And the rejection-of-that-data is a patch. It’s a reflexive, self-protective measure that’s probably not the best way to deal with the problem, but is at least sufficient. Without really being aware of what their brains are doing, the people involved are sacrificing some clarity of sight to prevent themselves from making a very very wrong sort of update that could have a lot of negative externalities:

  • Whether because of Lex’s comment or just because of Kieran’s baseline beliefs and habits-of-mind, a connection has been established between the question “is my outfit good?” and “am I good?” The data for both questions is landing in the same bucket, and both questions sort of have to have the same answer at all times as a result. So Jesse’s fleeting disapproval is threatening to undermine, not just Kieran’s fashion sense, but Kieran’s sense of self-worth overall. This is obviously both unsound and unhelpful, and so some safety algorithm is throwing up a RED ALERT until the sorting system can be improved.
  • Similarly, Bryce is the sort of person who’s vulnerable to Hufflepuff traps—once Bryce becomes aware of a single dominant moral option, they’re compelled by their morality to try to take it, even at large or unbounded cost. So some part of Bryce needs to not hear Courtney’s arguments, because Bryce is not yet equipped to hold the simultaneous (possible) truths that yes, existential risk is real and the most pressing cause, and also Bryce need not sacrifice all other goals and values at that particular altar. There is a more nuanced strategy out there that maximizes area under the curve in the long term (as opposed to just giving your all and then burning out), but Bryce doesn’t have that strategy in their toolkit yet, so to protect the whole system in the meantime, a watchful subroutine has thrown up a RED ALERT.
  • Quinn has a plan. The plan is good. The plan will work—if it doesn’t, then maybe Quinn’s only appropriate and allowed move is to sink into despair, because none of the other plans have worked, either. And yet Quinn’s friends keep tossing all this other advice into the ring, and whether they’re aware of it or not, all of this advice that is Not Part Of The Plan is sort of an oblique criticism of the plan. If the best move is something other than Step One Of The Plan, then maybe that means the plan is bad, which means it won’t work, which means that Quinn is doomed, or is bad at coming up with plans, or can’t solve problems alone and self-sufficiently without outside help, or some other terrible global conclusion. RED ALERT.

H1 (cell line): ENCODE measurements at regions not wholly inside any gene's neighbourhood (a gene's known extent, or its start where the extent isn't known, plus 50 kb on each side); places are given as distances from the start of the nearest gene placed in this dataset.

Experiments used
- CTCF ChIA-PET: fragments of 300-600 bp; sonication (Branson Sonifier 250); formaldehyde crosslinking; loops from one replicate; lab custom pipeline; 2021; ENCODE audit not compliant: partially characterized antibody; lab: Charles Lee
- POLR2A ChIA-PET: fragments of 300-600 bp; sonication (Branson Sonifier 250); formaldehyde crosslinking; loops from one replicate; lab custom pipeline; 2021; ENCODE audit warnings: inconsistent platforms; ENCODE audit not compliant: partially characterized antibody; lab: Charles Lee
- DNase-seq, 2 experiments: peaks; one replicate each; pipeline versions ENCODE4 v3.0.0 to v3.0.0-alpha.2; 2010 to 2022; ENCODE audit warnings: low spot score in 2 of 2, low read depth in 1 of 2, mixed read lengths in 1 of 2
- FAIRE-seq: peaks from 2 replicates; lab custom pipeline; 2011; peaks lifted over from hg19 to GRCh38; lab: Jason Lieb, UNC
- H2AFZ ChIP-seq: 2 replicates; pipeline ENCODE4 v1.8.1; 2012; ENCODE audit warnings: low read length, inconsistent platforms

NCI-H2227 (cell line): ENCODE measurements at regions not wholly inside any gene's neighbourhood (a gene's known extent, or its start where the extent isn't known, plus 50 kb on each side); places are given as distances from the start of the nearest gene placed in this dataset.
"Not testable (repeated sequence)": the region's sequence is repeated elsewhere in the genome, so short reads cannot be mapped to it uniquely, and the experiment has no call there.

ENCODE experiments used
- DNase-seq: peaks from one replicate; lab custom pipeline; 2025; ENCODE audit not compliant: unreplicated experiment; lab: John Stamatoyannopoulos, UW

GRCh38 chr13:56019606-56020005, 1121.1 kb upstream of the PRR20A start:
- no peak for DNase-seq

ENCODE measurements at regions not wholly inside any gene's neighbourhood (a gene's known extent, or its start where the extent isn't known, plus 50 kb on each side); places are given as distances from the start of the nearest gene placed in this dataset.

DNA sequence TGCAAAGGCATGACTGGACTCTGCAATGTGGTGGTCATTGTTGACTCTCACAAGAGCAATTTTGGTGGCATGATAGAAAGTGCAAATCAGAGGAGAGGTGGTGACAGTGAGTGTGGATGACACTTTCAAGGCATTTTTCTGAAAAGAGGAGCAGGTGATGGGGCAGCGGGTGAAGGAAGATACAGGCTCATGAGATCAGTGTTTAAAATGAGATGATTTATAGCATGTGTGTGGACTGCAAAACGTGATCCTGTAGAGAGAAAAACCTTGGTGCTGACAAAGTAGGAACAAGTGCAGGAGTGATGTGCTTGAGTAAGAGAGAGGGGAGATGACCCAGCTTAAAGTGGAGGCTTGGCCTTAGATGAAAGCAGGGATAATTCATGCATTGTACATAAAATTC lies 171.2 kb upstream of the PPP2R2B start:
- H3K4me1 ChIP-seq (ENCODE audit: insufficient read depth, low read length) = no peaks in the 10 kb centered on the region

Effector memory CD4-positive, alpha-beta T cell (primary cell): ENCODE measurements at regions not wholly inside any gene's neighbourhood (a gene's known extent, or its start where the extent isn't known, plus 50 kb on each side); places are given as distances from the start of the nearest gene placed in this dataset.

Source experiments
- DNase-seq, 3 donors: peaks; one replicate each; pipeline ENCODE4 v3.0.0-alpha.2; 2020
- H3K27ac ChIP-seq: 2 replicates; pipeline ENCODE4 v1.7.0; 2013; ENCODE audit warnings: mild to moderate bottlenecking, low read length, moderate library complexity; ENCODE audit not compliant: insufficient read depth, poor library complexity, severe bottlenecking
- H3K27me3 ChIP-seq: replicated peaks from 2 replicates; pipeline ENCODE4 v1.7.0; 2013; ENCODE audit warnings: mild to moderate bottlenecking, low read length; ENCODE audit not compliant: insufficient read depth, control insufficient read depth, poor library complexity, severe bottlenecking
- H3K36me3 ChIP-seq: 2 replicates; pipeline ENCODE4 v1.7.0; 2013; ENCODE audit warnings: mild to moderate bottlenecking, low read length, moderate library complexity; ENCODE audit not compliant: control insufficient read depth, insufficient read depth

• The thing about Dana is, Dana’s better than this school. Dana’s better than its shitty curriculum, and its awful teachers, and its unreasonable homework policies, and its smug, self-satisfied, and un-self-aware students. Sure, leaving would solve 100% of the object problems. But why can’t Dana’s parents see that it would also mean letting go of every scrap of taste, discernment, and self-worth that Dana has? If Dana leaves, that means the world is such that the righteous do not win. They don’t get the happy endings that they deserve, and the universe is not just, and that’s just … too big for Dana to handle, as a stressed-out high schooler. There’s time for integrating all that later—for now, RED ALERT.
  • Sure, the question of the existence of God and the truth or falsehood of Christianity is important. Parker never said it wasn’t important—in fact, Parker’s been taking it very seriously, and is in fact engaging with it exactly as a rational thinker should! What Whitney doesn’t understand is that insisting that the question of religion come first is putting Parker in a position of having to choose between epistemic hygiene on the one hand, and all of the object-level improvements of quality-of-life that have come from being an active part of this church on the other. From Parker’s perspective, one can’t be a committed atheist and also reap all of these benefits from associating with the faithful; that would be some strange form of cheating. Therefore arguments about the non-existence of God threaten a large swath of otherwise-unrelated value, but it’s hard enough to notice that consciously and even harder to express it in words that Whitney will understand and accept and so the only viable response is RED ALERT.

In my opinion, this is a good thing, once we condition on the fact that these people actually do not have a better strategy available.